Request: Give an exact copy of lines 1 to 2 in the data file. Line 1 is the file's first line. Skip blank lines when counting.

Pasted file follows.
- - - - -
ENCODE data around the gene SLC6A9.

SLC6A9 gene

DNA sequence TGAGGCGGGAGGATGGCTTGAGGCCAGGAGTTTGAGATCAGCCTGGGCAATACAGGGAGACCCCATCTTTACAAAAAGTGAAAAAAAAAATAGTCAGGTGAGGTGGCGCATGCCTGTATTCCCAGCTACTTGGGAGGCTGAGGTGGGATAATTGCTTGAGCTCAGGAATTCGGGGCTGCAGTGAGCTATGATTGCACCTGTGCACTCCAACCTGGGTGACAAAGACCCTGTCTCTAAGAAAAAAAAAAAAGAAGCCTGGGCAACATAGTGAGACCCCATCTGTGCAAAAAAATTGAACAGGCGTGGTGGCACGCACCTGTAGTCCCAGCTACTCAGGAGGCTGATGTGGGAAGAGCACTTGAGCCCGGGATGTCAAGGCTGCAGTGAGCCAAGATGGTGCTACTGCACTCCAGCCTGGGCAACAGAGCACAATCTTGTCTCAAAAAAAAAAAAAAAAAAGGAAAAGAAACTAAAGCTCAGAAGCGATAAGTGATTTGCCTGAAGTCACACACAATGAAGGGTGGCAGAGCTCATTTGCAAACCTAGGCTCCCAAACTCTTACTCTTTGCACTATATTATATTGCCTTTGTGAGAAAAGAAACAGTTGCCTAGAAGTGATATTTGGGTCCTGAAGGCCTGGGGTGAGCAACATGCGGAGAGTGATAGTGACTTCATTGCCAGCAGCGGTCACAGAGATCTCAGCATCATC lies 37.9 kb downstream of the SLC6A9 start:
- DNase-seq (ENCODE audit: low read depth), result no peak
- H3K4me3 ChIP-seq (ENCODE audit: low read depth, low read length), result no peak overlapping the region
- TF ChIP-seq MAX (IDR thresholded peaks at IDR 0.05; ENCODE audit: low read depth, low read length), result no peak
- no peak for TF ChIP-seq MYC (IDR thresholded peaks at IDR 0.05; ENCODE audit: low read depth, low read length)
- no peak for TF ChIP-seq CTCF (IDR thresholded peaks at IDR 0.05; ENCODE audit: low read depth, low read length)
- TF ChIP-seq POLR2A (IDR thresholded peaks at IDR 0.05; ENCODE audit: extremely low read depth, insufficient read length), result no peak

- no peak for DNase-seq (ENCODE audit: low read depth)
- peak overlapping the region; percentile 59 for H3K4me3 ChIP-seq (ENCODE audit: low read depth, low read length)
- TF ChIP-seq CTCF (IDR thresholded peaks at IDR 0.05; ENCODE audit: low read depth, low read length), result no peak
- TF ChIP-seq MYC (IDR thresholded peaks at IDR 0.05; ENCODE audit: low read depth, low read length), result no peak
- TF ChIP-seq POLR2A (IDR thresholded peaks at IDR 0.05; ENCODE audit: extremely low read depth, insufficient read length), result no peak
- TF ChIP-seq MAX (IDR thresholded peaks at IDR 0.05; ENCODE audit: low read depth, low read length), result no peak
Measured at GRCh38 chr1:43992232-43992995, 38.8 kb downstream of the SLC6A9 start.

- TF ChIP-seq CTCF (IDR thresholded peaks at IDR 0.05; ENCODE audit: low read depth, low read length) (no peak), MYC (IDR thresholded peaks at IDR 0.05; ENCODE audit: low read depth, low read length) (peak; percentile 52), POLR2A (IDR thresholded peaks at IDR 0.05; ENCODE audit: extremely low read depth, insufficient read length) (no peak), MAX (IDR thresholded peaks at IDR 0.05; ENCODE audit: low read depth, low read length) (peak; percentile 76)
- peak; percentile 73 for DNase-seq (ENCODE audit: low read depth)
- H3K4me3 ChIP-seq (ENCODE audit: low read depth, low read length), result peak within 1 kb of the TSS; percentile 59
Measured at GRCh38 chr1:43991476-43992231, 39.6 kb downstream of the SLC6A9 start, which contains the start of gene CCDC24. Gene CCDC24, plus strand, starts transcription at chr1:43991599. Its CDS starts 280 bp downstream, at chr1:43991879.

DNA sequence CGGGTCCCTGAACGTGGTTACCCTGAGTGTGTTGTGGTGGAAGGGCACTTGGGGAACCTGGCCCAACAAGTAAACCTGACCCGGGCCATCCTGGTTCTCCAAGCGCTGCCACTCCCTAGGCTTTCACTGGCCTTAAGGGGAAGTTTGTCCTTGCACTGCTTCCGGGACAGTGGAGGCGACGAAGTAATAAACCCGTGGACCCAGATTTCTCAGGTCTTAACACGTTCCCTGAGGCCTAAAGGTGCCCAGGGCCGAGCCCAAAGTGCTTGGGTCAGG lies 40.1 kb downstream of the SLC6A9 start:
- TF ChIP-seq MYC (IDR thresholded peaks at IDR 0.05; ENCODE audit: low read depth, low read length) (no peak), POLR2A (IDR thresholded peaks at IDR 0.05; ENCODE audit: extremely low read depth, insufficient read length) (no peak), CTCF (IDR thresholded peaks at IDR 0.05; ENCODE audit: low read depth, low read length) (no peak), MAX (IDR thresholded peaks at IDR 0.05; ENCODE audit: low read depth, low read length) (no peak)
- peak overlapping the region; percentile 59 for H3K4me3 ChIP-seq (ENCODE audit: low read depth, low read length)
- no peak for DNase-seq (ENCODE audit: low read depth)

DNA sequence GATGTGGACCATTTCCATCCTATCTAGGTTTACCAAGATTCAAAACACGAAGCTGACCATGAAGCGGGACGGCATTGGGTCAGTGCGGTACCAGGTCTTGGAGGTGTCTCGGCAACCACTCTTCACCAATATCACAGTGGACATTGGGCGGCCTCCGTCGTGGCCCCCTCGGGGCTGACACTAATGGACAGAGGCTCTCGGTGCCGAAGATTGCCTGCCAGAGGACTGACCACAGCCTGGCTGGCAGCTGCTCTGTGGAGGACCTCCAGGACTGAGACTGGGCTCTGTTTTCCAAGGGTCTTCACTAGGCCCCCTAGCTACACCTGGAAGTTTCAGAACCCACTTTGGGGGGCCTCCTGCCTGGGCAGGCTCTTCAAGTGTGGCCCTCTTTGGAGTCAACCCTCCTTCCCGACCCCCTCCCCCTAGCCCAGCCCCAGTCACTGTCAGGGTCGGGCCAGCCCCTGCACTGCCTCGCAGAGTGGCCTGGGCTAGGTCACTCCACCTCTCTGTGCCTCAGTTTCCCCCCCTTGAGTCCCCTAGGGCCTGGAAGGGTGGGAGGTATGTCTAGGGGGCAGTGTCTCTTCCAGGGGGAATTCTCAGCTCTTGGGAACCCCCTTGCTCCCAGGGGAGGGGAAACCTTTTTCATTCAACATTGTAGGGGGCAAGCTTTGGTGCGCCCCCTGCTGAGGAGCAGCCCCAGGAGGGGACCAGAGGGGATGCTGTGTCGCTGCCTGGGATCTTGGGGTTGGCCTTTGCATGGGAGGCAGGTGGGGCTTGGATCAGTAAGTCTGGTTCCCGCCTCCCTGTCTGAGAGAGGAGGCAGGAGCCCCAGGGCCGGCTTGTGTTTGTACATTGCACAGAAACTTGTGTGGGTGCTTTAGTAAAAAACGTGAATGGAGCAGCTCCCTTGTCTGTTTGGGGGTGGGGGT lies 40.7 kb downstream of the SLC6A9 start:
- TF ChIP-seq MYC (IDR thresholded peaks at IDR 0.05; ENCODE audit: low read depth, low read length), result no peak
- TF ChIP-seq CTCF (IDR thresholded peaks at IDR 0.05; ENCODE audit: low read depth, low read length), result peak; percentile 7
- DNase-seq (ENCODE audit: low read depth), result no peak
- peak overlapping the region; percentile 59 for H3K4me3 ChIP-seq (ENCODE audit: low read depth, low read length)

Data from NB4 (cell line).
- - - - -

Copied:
ENCODE data around the gene SLC6A9.

SLC6A9 gene